Illustration for article titled Fashion, Fluidity, Feminism and Pharrell: Musics Fashionable Multihyphenate Talks Masculinity With GQ
Screenshot: Micaiah Carter (GQ Magazine)

“I am my most comfortable self when I’m being a character,” says Pharrell in his cover story for GQ’s “The New Masculinity” issue, where the producer-entertainer-designer dons what this writer immediately characterized as “dorm room comforter chic”...albeit in a cloak from the collaboration between luxury outerwear brand Moncler and Valentino designer Pierpaolo Piccioli.


“When I saw the look, I didn’t question it. I still don’t know if it’s unisex or not. All I knew was, it’s going to look amazing, and I think that’s the new masculinity. Having the willingness to just be. Just live and let live,” Pharrell told GQ. “I mean, how fucking insecure must you be, as a human being, that because you are uncomfortable with doing something, somebody else shouldn’t be able to do it? I don’t accept that. That’s unacceptable to me.”


As not only a platinum-selling, award-winning producer and artist, but the first celebrity to collaborate on a collection with Chanel, Pharrell—like Kanye and Rihanna—has helped propel the next wave of the already existing bridge between hip-hop and luxury fashion. And as a Gen X-er who affectionately calls Jay-Z and Sean Combs his “big brothers” and has weathered the “rapey” backlash (and copyright lawsuit from Marvin Gaye’s estate) sparked by “Blurred Lines,” his collaboration with Robin Thicke, Pharrell has also been at the uncomfortable cusp of evolution when it comes to the #MeToo and #TimesUp movements.

“Some of my old songs, I would never write or sing today. I get embarrassed by some of that stuff. It just took a lot of time and growth to get to that place...I think ‘Blurred Lines’ opened me up,” he said (though we did hear Pharrell perform a portion of “Blurred Lines” during this year’s Essence Fest). “I realized that there are men who use that same language when taking advantage of a woman, and it doesn’t matter that that’s not my behavior. Or the way I think about things. It just matters how it affects women.”

Pharrell also expressed concern for how a binary world continues to affect non-binary identities and psyches.

“What is happening to a transgender person? What are they going through? They feel like their body is not connected to their spirit. And what kind of toxic environment do we live in that they have to justify how they feel? That must feel incredibly insane. That is spiritual warfare. So I wanted to be in the conversation. On the surface, it is an older-straight-white-male world. But it has prompted this conversation that I think is deeper than what the new masculinity is or what a non-gender-binary world looks like. I think we’re in spiritual warfare.


“Well, when it comes to having this conversation, I don’t necessarily know that the masculinity is new as much as the conversation is new,” he later added. “That’s number one. But I think this is a way that I can speak up at a time where we’re in the middle of a spiritual plight. A spiritual war.”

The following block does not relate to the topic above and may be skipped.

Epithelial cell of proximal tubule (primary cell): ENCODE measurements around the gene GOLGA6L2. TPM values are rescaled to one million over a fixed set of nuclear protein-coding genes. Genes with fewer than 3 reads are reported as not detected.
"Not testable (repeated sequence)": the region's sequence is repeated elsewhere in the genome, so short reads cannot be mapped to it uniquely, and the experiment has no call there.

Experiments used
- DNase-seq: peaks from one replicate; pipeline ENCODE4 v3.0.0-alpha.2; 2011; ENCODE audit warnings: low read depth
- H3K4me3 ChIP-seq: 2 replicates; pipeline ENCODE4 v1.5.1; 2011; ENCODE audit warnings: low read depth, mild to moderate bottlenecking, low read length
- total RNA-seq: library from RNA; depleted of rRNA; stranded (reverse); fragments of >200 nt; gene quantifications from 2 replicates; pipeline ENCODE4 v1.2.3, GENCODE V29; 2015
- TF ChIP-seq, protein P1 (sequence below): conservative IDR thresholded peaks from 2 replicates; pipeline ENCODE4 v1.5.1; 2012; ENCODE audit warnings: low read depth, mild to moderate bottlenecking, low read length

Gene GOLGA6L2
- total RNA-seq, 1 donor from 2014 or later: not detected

That said, while Pharrell believes in freedom for all, he tells GQ his personal expressions still have distinct boundaries.


“I do have my lines. Like, I can’t wear no skirt. Nor am I interested in wearing a blouse. That’s not my deal. But things that are made for women that I feel will look good on me—that I like—I will wear,” he says. “I can just say, for me, the minute that I stopped worrying about what other people thought, and stopped catering to the fears that are taught to you—the minute that I let all that shit go—that’s when I started, like: Oh, that Chanel belt? I could wear that. That Chanel hat? I like it. I could pull that off...When you listen to yourself and you’re comfortable in who you are, you wear what you feel like fits and looks right on you. And that’s it.”


And while Pharrell touches on a number of prominent issues in his profile—including American slavery, feminism, Japanese culture, humility, and religion, what he seems to be clearest about is how patriarchy is dysfunctioning in our current culture and consciousness.

“For a very long time, we’ve been made to think and believe that the power was with the older straight white male,” he tells GQ. “But a lot of people are up now. It’s one thing to say you’re awake. When you’re just awake, you’re thinking, but your mind isn’t all the way on yet. But when you’re up, it’s a very big difference. And that, to me, is incredibly exciting. These millennials are up. These Gen-Zers are up. A lot of these women are up. A lot of these men who recognize their privilege—they’re up. That excites me.


“[W]hat would the world be like if women held all of the highest positions worldwide? Women are waking up every day, more and more, to the fact that they have the power. Women, millennials, and the Gen-Zers have the power,” he continues. “And there are a lot of men who recognize their privilege, and they use it for good. We’re such a capable species. We have the ability if we can just galvanize for good. The only thing we got to do is balance the scales. We have to understand power. And who has it.”

Maiysha Kai is Managing Editor of The Glow Up, an avid eyeshadow enthusiast and always her own muse. Minneapolis born, Chicago bred, New York built. Nuance is her superpower.

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